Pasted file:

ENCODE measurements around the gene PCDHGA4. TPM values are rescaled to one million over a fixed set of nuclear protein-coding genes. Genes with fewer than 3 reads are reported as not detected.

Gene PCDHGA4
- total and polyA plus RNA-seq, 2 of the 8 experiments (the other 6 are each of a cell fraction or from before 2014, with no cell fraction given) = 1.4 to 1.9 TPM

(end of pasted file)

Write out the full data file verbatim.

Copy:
ENCODE measurements around the gene PCDHGA4. TPM values are rescaled to one million over a fixed set of nuclear protein-coding genes. Genes with fewer than 3 reads are reported as not detected.

Gene PCDHGA4
- total and polyA plus RNA-seq, 2 of the 8 experiments (the other 6 are each of a cell fraction or from before 2014, with no cell fraction given) = 1.4 to 1.9 TPM